At BFS we acknowledge these sort of events happen, but we firmly reject the notion that they are the norm. We work with 1,000s of students and coaches annually through our Total Program and Be An 11 Seminars and we have seen all the good high school sports brings to individuals, schools and entire communities!
BFS is committed to telling the story of these exceptional young people and their dedicated teachers and coaches. To this end we are making our September / October 2015 BFS Magazine FREE for download for everyone.
Just pass this link out to every student, coach, administrator or parent who needs to know just what great high school athletic programs bring to the community!Male and Female Athletes of the Year!
The BFS High School Male and Female Athletes of the Year is our most prestigious award. It has quite a history, with the male award beginning in 1981 and the female award beginning in 2004. Being an exceptional multi-sport athlete is one quality associated with this award. But more than that, we are looking for young men and women who are, on a scale of one to 10, Elevens. Individuals who excel academically and are focused, grounded, and headed for a great future. We found two such individuals in Emelia Modglin and Deandre McGill.
From the Editor
The High Tech World of BFS... 1
News and highlights from the world of athletic fitness... 4
BFS Success Stories
BFS Male and Female High School Athlete of the Year... 8
48-0! How Duchesne High’s Football Team Did It... 13
Home Training: The BFS Way... 17
The BFS Approach to In-Season Training... 22
How to Fuel Your Workouts... 27
Training and Equipment
Quality Weight Training Gear for your Budget... 30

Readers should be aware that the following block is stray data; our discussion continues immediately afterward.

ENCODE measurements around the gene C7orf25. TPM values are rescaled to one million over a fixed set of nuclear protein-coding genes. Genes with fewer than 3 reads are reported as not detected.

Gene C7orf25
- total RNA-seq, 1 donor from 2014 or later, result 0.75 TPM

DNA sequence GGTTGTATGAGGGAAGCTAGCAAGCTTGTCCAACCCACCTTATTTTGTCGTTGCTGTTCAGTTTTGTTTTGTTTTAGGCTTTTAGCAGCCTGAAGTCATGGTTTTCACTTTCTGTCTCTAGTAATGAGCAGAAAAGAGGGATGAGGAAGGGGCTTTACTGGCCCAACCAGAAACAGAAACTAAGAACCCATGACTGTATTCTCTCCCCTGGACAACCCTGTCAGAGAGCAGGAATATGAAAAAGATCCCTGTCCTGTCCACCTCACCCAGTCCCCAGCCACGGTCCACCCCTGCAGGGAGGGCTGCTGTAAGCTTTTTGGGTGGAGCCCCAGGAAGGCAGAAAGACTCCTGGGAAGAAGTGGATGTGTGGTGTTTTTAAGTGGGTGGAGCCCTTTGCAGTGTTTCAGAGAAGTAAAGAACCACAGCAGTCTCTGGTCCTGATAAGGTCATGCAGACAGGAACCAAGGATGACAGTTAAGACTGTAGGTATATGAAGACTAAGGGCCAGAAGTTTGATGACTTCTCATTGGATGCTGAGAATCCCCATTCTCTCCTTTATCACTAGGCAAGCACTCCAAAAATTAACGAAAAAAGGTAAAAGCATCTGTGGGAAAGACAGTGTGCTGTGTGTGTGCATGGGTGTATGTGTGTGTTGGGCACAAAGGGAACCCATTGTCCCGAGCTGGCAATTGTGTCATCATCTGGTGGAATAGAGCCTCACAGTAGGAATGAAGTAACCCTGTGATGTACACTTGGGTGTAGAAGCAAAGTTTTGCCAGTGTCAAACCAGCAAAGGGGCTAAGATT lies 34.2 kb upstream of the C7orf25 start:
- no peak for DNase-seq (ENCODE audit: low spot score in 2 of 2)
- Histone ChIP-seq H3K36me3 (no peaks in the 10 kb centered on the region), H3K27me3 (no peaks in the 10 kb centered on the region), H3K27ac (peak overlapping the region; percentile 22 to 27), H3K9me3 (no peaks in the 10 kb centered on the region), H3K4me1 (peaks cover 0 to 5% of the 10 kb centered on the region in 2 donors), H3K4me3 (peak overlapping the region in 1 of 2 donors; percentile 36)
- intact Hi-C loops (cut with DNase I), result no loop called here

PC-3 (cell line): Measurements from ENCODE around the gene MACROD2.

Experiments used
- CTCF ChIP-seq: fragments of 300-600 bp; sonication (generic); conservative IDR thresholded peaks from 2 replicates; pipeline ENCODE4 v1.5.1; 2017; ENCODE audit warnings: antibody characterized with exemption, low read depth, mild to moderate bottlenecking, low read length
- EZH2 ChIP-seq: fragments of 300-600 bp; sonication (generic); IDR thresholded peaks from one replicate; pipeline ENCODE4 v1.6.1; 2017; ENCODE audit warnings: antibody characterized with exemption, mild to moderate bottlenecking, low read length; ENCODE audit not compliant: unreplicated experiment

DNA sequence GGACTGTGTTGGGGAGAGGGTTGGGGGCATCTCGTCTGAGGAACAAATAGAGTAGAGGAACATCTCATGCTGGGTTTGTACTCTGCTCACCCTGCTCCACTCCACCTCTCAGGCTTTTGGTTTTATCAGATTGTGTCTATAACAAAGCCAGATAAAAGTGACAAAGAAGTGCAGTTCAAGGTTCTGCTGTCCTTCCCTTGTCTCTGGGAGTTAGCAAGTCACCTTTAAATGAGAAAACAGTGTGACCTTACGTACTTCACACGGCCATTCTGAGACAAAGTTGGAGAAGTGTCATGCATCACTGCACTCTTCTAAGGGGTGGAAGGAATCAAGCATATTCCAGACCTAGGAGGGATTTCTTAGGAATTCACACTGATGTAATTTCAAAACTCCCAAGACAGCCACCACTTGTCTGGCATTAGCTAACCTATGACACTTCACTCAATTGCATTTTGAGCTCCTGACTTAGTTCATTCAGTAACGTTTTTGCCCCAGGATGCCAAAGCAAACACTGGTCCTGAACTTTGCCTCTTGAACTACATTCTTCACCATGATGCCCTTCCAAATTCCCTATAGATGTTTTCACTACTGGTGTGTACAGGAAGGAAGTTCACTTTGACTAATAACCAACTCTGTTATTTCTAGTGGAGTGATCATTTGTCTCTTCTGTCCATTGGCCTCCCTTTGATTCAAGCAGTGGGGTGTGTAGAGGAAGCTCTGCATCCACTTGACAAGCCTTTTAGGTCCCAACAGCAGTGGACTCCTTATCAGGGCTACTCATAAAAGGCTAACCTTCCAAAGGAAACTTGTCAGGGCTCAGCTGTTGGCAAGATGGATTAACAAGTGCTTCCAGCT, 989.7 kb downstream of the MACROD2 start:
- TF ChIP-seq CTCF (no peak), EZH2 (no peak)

Using Chains and Bands for Physical Superiority... 35
The BFS Set-Rep Log Goes Paperless!... 40
Young Athletes Play it Safe and Strong with BFS... 44
In the BFS program, the power snatch is considered an advanced auxiliary exercise that can be used in place of the power clean. Both exercises develop the same muscles and increase power, and in fact improving your ability in one lift with improve your performance in the other. The power snatch, however, offers several advantages over the power clean and other types of explosive lifts.
Power is the ability to display strength quickly, and can be defined by the formula Force x Distance ÷ Time. Because relatively lighter weights are used, the power output for a power snatch is higher than a power clean. In fact, the second pull of the snatch produces five times the power output of back squats and deadlifts. Squats and deadlifts are essential to a total athletic development program, but in terms of developing power, the Olympic lifting movements are superior.
One of the advantages of the power snatch over the power clean is that some athletes, often due to the relationship of the upper arm to the lower, have a difficult time racking the bar on the shoulders. The power snatch catch position circumvents this problem as the bar is held overhead. Also, straps can be used on the power snatch to reinforce the grip – they should never be used on the clean as they can cause injury.
Next, because a wider grip is used in the power snatch, the athlete must bend their knees more and as such begin the lift from a lower starting position than the clean. As such, the legs move through a greater range of motion than the clean...
BFS has worked hard for the past five years to increase awareness of the problem of traumatic brain injury in athletics. Through out social networking channels we have shared research on the latest ways to diagnose and treat concussions. Our coaching staff has teams with experts in the field of neuroscience and medicine to given formal and informal presentations to coaches, administrators, parents and athletes on the subject. It was time for us to take the next step.